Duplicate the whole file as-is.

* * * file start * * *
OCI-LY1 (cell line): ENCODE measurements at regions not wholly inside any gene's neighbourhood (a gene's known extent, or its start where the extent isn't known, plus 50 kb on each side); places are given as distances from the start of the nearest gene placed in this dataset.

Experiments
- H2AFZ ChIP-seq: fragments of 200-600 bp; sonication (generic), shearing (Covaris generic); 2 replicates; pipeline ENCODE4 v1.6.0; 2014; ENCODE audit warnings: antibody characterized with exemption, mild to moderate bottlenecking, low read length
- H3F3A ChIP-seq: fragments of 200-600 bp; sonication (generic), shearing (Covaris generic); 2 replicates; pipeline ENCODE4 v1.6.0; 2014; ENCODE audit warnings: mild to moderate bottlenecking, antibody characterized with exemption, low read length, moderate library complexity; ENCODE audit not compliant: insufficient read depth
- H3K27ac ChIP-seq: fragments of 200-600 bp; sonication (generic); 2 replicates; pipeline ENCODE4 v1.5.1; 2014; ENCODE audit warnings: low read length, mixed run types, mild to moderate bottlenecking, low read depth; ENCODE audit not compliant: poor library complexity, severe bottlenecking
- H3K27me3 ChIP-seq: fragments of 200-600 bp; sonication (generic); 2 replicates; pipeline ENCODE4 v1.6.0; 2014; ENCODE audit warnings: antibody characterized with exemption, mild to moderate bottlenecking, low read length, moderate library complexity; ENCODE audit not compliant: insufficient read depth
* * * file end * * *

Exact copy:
OCI-LY1 (cell line): ENCODE measurements at regions not wholly inside any gene's neighbourhood (a gene's known extent, or its start where the extent isn't known, plus 50 kb on each side); places are given as distances from the start of the nearest gene placed in this dataset.

Experiments
- H2AFZ ChIP-seq: fragments of 200-600 bp; sonication (generic), shearing (Covaris generic); 2 replicates; pipeline ENCODE4 v1.6.0; 2014; ENCODE audit warnings: antibody characterized with exemption, mild to moderate bottlenecking, low read length
- H3F3A ChIP-seq: fragments of 200-600 bp; sonication (generic), shearing (Covaris generic); 2 replicates; pipeline ENCODE4 v1.6.0; 2014; ENCODE audit warnings: mild to moderate bottlenecking, antibody characterized with exemption, low read length, moderate library complexity; ENCODE audit not compliant: insufficient read depth
- H3K27ac ChIP-seq: fragments of 200-600 bp; sonication (generic); 2 replicates; pipeline ENCODE4 v1.5.1; 2014; ENCODE audit warnings: low read length, mixed run types, mild to moderate bottlenecking, low read depth; ENCODE audit not compliant: poor library complexity, severe bottlenecking
- H3K27me3 ChIP-seq: fragments of 200-600 bp; sonication (generic); 2 replicates; pipeline ENCODE4 v1.6.0; 2014; ENCODE audit warnings: antibody characterized with exemption, mild to moderate bottlenecking, low read length, moderate library complexity; ENCODE audit not compliant: insufficient read depth